Huawei's latest blow could signal the end of its smartphone business59
Huawei no longer has access to the ARM chip architecture
Citing an internal memo, the BBCreports that the company behind the ARM architecture has told employees that its designs contain “US original technology.” As a consequence, it believes that it’s affected by Trump’s latest ban and has ordered that all “active contracts, support entitlements, and any pending engagements” with Huawei be halted immediately.
It’s reported that the company also instructed employees to notify Huawei that, due to the “unfortunate situation,” it could no longer “provide support, deliver technology (whether software, code, or other updates), engage in technical discussions, or otherwise discuss technical matters with Huawei, HiSilicon or any of the other named entities.”
As another blow for Huawei, the ban also appears to apply to the chip vendor’s ARM China subsidiary which was set up just last year as a joint venture with the objective of developing, selling, and supporting products in the region, thus leaving Huawei without any access to the ARM architecture.
If nothing changes, Huawei won't be able to create Kirin processors
Despite the fact that Huawei designs its own processors through subsidiary HiSilicon, these chips rely heavily on the ARM architecture. In fact, most of Huawei’s recent offerings utilize a number of ARM-based Cortex cores created by the British chip designer.
Due to the ban, Huawei will no longer have access to the architecture or the custom cores. This means that Huawei and its subsidiary won’t be able to create chips for the company's future devices. The only way to do so involves finding a completely different architecture that doesn’t utilize US technology or developing a chip architecture of its own, something that would take years. But in this case, Huawei would face a separate problem – Android only supports ARM and Intel's x86.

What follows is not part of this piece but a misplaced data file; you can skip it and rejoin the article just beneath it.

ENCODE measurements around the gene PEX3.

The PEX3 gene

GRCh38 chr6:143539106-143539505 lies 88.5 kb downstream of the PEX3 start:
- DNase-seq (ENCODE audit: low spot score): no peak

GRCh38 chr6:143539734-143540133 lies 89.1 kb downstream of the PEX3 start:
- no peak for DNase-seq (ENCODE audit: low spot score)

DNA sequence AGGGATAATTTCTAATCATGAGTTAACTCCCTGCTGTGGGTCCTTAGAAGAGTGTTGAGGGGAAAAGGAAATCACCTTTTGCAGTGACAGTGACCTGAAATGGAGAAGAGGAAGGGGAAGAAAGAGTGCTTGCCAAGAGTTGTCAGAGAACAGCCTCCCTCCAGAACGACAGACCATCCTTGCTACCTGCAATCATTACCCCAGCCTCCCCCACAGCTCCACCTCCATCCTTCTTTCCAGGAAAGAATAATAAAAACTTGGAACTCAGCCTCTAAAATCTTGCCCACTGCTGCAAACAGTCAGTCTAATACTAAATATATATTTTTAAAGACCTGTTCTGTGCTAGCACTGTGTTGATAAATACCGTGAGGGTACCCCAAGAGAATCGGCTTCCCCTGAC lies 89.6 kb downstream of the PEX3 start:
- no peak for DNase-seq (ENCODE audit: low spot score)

What does this mean for Huawei's smartphone business?
Huawei has been preparing for the worst over the course of the past few months by creating its own Play Store rival and continuing development on its Android replacement. However, the company didn’t expect to lose access to Google’s entire catalog of apps alongside many other American offerings.
Presumably, Huawei also wasn’t expecting any issues with Arm Holdings, something that could potentially lead to the company’s exit from the smartphone market. After all, while Huawei could survive without the software offered by American companies, the inability to create processors for its own smartphones means that, unless the situation changes, eventually it won’t be able to produce competitive devices. Huawei also may not be able to purchase chips from rival companies due to the fact that most are based on the ARM architecture.
Ultimately, only time will tell what happens to Huawei and its smartphone business. But if a trade deal isn’t reached soon between the US and China – Huawei is most likely being used as a bargaining chip by Trump – Huawei’s future could be pretty bleak.